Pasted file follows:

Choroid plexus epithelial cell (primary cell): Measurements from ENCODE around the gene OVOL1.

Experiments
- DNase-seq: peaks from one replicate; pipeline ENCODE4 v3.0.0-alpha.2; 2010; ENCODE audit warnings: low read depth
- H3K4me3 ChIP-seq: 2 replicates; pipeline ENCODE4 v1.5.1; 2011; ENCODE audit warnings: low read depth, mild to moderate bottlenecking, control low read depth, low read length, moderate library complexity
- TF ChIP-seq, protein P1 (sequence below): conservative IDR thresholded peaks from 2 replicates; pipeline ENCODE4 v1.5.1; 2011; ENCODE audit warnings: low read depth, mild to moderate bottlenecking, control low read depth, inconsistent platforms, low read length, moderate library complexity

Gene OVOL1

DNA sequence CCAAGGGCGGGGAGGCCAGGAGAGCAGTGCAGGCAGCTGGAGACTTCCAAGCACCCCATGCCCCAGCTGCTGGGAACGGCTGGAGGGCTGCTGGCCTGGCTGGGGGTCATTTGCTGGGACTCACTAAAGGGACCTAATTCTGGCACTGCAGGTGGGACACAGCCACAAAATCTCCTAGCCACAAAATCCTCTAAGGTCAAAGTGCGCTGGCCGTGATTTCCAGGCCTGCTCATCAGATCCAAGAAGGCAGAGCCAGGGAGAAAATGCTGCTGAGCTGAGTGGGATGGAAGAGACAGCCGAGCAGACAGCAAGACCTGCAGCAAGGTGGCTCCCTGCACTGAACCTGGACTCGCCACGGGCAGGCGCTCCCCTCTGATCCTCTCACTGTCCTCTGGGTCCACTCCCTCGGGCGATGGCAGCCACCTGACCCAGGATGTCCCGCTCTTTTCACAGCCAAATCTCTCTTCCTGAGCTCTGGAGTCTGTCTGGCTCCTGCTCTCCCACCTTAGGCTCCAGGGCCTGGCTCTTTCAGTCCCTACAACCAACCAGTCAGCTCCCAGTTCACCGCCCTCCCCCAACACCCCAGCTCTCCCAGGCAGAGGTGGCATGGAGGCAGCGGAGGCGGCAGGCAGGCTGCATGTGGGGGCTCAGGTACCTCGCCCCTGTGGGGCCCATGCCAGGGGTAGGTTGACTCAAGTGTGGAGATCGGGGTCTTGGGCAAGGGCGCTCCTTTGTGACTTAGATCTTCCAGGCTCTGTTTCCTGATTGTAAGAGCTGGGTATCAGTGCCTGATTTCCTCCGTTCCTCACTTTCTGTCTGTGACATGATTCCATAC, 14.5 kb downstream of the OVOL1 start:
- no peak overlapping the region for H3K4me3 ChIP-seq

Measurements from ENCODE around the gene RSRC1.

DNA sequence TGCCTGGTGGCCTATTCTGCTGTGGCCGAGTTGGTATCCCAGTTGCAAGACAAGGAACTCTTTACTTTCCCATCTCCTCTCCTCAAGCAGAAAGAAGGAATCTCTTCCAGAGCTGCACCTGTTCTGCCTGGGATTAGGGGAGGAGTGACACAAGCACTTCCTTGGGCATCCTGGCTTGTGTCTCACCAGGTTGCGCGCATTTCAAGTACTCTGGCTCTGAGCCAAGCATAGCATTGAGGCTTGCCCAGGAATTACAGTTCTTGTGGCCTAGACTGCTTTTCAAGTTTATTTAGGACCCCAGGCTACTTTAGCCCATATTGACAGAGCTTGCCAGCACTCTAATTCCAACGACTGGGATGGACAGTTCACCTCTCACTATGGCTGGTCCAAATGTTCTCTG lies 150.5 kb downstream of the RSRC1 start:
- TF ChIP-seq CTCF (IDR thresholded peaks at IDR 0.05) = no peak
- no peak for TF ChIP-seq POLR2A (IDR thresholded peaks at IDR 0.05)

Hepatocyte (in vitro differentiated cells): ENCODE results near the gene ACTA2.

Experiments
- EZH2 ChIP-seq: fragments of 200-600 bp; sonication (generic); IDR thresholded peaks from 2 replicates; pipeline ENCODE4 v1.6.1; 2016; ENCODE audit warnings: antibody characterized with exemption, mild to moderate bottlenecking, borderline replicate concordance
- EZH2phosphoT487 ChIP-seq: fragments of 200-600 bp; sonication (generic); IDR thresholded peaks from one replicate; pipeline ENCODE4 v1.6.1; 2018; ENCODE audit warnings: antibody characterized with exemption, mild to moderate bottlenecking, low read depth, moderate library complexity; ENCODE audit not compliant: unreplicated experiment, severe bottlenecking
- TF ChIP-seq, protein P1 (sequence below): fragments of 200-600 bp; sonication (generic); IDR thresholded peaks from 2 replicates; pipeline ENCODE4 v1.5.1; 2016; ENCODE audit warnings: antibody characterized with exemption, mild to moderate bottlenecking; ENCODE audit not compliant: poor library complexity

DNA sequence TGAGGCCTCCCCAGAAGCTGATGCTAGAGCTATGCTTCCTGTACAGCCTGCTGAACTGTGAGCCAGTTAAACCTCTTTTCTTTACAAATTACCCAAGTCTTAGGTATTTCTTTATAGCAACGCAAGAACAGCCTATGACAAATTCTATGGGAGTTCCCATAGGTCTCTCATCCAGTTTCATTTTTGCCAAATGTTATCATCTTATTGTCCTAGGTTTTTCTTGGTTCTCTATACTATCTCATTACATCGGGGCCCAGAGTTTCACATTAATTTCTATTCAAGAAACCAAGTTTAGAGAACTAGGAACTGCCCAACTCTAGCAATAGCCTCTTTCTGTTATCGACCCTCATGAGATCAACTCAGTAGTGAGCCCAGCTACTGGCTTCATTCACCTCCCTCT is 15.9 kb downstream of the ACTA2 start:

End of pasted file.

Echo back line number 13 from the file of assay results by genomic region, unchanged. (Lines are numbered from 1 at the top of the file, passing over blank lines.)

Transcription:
Hepatocyte (in vitro differentiated cells): ENCODE results near the gene ACTA2.